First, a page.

In a market where diesel is the dominant fuel, the executive sector has seen plenty of launch activity with petrol-engined models recently.
BMW has introduced its EfficientDynamics fuel-saving technology across the 5 Series range, and now Audi is adding to its petrol line-up with a new lean- burn FSI unit.
The reason is simple – with such a heavy reliance on diesel. the manufacturers want to spread the model mix to maintain healthy residual values by ensuring a broader selection of cars being defleeted in three years’ time.
And the new A6 2.8 FSI could be the car to tempt drivers away from diesel versions.
The new engine is a development of the 3.2-litre V6 FSI unit found in various Audi models, but it debuts a new system which controls the engine valves very precisely to increase efficiency.
The result is that the engine cuts fuel consumption by 10%, returning a claimed 32.4mpg on the combined cycle. CO2 emissions are 207g/km.
While not at diesel levels of frugality, the figures aren’t bad for a car offering 210bhp and accelerating from 0-62mph in 7.9 seconds.
The impressive thing about this new engine is how refined it is. At motorway cruising speed, it is virtually silent and only makes its presence felt under hard acceleration.
The 2.8 FSI is allied to the Multitronic continuously variable transmission which, unlike a conventional automatic, doesn’t have stepped gear ratios.
In most circumstances it works well, but when you floor the throttle and accelerate it seems to spend an age buzzing the engine around the red line before deciding to change up.
This doesn’t suit the relaxed nature of the A6, but as it’s the only transmission offered on this engine you’ve got to put up with it.
The ride is on the firm side, as you would expect of an Audi, and the optional 18-inch alloy wheels on our test car didn’t help matters. They do fill out the arches well, though, which prevents the A6 looking under-wheeled.
On winding roads the A6 still lacks the agility of a 5 Series and feels rather nose heavy, but it never feels anything less than planted during cornering and high-speed changes of direction.
Everything else is as you would expect from Audi. The A6 is a spacious car with a huge boot and first-class interior design and quality.
The MMI system, which controls functions ranging from climate control to the satellite navigation, leads the way in the premium market, while the level of standard equipment is high.
While diesel (and the 2.0 TDI in particular) will remain the model of choice for company car drivers, there is plenty to recommend in the 2.8 FSI.
P11D value: £28,775
CO2 emissions (g/km): 209
BIK % of P11D in 2007: 28%
Graduated VED rate: £205
Insurance group: 16
Combined mpg: 32.1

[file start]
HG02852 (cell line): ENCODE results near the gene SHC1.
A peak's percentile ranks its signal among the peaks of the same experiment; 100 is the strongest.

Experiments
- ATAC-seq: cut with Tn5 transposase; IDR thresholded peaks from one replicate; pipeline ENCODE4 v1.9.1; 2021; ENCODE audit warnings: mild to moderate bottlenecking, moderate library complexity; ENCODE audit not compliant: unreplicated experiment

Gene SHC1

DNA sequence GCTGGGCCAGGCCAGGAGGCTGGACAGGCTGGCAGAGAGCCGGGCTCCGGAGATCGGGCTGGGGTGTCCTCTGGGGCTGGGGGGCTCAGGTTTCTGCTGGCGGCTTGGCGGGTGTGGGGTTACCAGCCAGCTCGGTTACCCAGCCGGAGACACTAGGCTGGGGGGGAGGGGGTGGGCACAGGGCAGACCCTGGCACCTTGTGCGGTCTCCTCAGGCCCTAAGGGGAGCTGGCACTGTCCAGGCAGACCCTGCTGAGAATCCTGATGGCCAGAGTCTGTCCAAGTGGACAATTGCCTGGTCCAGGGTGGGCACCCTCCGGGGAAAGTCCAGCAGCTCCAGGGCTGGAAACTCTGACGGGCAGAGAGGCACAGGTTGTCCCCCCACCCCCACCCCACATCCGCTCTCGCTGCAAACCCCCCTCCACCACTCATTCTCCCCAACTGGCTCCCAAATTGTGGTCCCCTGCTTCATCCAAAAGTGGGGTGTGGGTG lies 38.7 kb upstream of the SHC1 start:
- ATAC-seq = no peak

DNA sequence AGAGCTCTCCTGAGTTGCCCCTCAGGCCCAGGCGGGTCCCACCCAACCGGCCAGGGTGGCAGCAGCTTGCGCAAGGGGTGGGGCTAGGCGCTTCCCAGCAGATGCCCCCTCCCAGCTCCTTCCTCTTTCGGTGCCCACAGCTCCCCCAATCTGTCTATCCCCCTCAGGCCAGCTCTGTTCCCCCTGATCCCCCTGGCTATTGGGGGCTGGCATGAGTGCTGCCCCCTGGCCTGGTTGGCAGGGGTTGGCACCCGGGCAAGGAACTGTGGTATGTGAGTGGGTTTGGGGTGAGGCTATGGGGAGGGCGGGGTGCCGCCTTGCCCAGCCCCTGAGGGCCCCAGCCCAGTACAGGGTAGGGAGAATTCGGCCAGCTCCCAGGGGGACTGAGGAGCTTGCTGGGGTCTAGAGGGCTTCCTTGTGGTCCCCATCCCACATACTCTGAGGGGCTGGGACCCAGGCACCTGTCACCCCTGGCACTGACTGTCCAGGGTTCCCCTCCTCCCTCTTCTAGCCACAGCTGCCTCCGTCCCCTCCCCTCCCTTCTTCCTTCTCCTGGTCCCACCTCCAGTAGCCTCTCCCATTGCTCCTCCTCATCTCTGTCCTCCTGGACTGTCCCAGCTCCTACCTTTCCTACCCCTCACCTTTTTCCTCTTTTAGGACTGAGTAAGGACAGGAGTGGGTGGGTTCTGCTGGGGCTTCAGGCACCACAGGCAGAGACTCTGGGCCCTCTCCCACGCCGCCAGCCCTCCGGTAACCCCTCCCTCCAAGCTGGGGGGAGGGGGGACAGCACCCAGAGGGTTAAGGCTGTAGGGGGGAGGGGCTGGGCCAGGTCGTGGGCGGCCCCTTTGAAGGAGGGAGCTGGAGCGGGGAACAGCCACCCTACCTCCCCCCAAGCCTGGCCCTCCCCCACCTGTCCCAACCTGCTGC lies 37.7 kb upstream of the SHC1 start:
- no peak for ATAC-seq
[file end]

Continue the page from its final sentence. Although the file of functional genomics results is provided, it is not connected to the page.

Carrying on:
CAP RV (3yr/60k): £10,725/37%
Monthly lease (3yr/60k): £598
THREE RIVALS TO CONSIDER
The Audi leads the way with the most powerful engine, delivering 210bhp, with the turbocharged Volvo close behind on 200bhp. The BMW produces 190bhp and the supercharged E-Class 184bhp. All are mid-spec SE trim except the entry-level Mercedes-Benz.
Despite having the highest P11D value, the BMW is the cheapest in tax thanks to a low CO2 figure. It will cost a 40% taxpayer £219 a month in benefit-in-kind tax, compared with £261 for the Mercedes-Benz, £268 for the Audi and £317 for the Volvo.
Less than one pence-per-mile separates first from last here but it’s the Volvo that comes out on top. And that is despite having set service intervals of every 18,000 miles, compared to the rest which have variable intervals. The E200 has the lowest tyre bills as it runs on 16-inch alloys and the rest on 17-inch wheels.
S80: 4.88 (pence per mile) £2,928 (60,000 miles total)
523i: 5.12 £3,072
E200K: 5.14 £3,084
A6: 5.80 £3,480
With claimed average fuel economy of 37.7mpg the BMW is well ahead again, with a likely petrol bill of £7,000 over 60,000 miles. The E200K returns 33.2mpg for a fuel spend of nearly £8,000. The Audi returns 32.1mpg and the Volvo 28.5.
523i: 11.70 (pence per mile) £7,020 (60,000 miles total)
E200K: 13.29 £7,974
A6: 13.75 £8,250
S80: 15.48 £9,288
The BMW is predicted to hold on to its value best of the four, with CAP estimating it will retain 39% of cost new after three years/60,000 miles. The Volvo wins thanks to its low front-end price and 37% RV figure. The Audi will retain 37% and the Mercedes-Benz 35%.
S80: 29.62 (pence per mile) £17,772 (60,000 miles total)
A6: 30.08 £18,048
523i: 30.18 £18,108
E200K 31.29 £18,774
Despite being the most expensive at the front-end the BMW secures a convincing victory thanks to its fuel efficient engine and strong residual value forecast. The Audi will cost £1,500 more to run over three-years/60,000-miles, coming in at just under £30,000.
523i: 47.00 (pence per mile) £28,200 (60,000 miles total)
A6: 49.63 £29,778
E200K: 49.72 £29,832
S80: 49.98 £29,988
With a £40-a-month advantage in driver benefit-in-kind tax terms, and a huge advantage in wholelife costs, it’s hard to argue against the BMW. Factor in that it’s the best of the four to drive and it seals a convincing victory. The other three are well off the pace in this comparison, although the Audi would be the clear second choice thanks to its understated styling and excellent build quality.